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Korean FinTech BankSalad Launches HealthTech Service







Korean FinTech BankSalad has expanded beyond its financial data platform to enter the world of health technology.

As Korea Tech Desk reported Monday (April 11), the company — run by the startup Rainist — has launched “Find My Dangerous Disease,” a service that offers statistical incidence rates of potential diseases using personal health data.

“The field with the highest potential for use after financial is health,” said Park Jin-woo, product manager for BankSalad. “Following genetic testing, BankSalad will create a new paradigm of data-based smart health management with the ‘Find My Dangerous Disease’ service.”

Working with digital health startup Selvas AI, Find My Dangerous Diseases analyzes a person’s health data based on disease incidence statistical data. The tool can predict 10 major diseases: stroke, diabetes, heart disease, dementia, stomach cancer, colorectal cancer, liver cancer, lung cancer, prostate cancer in men and breast cancer in women.

The company calculates a person’s statistical incidence rate prediction by evaluating their health check-up record from South Korea’s National Health Insurance Corporation, along with the age, gender and family history of the user.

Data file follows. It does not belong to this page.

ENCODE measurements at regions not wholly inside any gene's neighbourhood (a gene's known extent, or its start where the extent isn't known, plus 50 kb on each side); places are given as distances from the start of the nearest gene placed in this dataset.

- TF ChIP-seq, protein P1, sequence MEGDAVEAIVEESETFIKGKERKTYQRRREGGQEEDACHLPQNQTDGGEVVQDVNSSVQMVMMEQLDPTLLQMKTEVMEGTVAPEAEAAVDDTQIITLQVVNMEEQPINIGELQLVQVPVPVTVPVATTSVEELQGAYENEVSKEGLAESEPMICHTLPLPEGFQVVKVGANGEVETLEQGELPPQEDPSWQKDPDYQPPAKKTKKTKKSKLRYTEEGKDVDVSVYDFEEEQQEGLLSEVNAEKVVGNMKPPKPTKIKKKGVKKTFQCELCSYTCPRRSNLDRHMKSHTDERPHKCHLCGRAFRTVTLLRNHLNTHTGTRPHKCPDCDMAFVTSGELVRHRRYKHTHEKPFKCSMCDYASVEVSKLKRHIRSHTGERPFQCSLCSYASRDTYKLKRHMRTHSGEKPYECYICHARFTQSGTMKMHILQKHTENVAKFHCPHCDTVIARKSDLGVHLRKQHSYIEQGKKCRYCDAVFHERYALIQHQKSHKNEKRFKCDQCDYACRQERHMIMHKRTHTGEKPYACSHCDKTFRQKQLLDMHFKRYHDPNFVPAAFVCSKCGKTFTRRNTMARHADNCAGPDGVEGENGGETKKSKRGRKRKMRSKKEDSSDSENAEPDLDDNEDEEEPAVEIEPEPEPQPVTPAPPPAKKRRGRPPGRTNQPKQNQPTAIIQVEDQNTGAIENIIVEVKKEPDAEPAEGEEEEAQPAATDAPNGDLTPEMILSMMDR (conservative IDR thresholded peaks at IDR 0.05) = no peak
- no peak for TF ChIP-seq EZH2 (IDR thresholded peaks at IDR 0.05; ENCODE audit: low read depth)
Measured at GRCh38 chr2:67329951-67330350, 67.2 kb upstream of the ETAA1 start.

In addition, users can look up information about disease management, including symptoms and complications for various diseases, average medical costs and peer comparison. They can also access their health data from a prevention perspective and get information on exercise and lifestyle choices to better manage their health.

See also: Medical Image Sharing Platform Aims to Put DVDs of MRIs on the Scrap Heap

In other health news on Monday (April 11), PYMNTS spoke with Rishi Nayyar, co-founder and CEO of digital health information firm PocketHealth, about the battle to move healthcare providers away from legacy technology like CD-ROMs and DVDs for sharing test results.

“It seems like in March 2020, every hospital in America woke up and realized, ‘Oh, my God, I can’t burn CDs anymore. I don’t even have PPE for my own staff, let alone patients coming in to pick up a CD-ROM,’” Nayyar said. “We’ve seen massive growth since then.”




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